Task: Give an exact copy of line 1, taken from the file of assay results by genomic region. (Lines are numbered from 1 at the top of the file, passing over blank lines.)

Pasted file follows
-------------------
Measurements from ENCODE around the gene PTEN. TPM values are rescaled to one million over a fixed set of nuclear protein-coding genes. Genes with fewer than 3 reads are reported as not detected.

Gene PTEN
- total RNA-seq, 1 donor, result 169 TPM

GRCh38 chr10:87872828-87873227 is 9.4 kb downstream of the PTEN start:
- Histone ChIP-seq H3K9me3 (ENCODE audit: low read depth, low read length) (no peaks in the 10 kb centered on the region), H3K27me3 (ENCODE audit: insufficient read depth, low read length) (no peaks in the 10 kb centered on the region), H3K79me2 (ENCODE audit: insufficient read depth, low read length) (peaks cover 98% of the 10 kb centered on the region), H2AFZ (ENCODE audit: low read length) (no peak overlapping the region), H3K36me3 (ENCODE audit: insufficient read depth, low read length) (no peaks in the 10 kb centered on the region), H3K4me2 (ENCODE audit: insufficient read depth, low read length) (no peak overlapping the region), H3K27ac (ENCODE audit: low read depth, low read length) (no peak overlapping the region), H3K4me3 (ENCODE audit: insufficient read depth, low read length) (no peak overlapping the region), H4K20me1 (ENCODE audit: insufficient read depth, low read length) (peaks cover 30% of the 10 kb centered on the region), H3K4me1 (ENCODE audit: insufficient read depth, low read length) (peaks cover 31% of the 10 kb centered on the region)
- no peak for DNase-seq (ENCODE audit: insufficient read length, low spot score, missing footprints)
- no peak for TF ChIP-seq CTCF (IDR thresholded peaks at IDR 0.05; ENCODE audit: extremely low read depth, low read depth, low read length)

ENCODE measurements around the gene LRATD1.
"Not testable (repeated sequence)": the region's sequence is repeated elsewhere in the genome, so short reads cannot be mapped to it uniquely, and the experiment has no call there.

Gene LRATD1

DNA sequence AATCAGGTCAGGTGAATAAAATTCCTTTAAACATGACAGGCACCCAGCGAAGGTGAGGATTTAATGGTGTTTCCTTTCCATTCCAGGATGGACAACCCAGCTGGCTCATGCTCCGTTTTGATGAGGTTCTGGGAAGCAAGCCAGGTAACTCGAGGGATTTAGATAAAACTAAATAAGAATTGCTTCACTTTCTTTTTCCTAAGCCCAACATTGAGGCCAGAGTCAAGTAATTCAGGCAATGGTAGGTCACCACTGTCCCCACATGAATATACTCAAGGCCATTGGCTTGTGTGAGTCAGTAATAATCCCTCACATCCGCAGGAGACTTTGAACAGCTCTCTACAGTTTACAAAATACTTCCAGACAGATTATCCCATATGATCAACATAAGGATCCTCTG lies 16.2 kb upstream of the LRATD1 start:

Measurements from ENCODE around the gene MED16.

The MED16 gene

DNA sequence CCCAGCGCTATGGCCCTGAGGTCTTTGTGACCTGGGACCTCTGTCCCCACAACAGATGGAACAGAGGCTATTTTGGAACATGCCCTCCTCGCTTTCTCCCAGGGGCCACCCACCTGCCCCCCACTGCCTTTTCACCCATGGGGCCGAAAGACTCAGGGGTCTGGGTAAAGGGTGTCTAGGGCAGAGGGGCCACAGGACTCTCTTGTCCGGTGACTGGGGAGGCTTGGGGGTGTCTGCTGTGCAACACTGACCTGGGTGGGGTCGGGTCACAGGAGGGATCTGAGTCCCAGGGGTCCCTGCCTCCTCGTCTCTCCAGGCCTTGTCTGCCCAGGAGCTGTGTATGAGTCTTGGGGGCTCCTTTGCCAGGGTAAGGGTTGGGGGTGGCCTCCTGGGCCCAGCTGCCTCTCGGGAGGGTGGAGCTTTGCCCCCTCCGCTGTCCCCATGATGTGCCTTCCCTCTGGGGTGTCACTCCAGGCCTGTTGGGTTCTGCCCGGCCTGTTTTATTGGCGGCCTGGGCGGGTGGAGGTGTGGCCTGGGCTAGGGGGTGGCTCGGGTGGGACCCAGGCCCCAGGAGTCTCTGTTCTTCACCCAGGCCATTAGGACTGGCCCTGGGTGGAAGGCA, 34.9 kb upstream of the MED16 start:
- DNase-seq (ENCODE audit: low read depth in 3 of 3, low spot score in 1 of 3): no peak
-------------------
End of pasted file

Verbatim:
Measurements from ENCODE around the gene PTEN. TPM values are rescaled to one million over a fixed set of nuclear protein-coding genes. Genes with fewer than 3 reads are reported as not detected.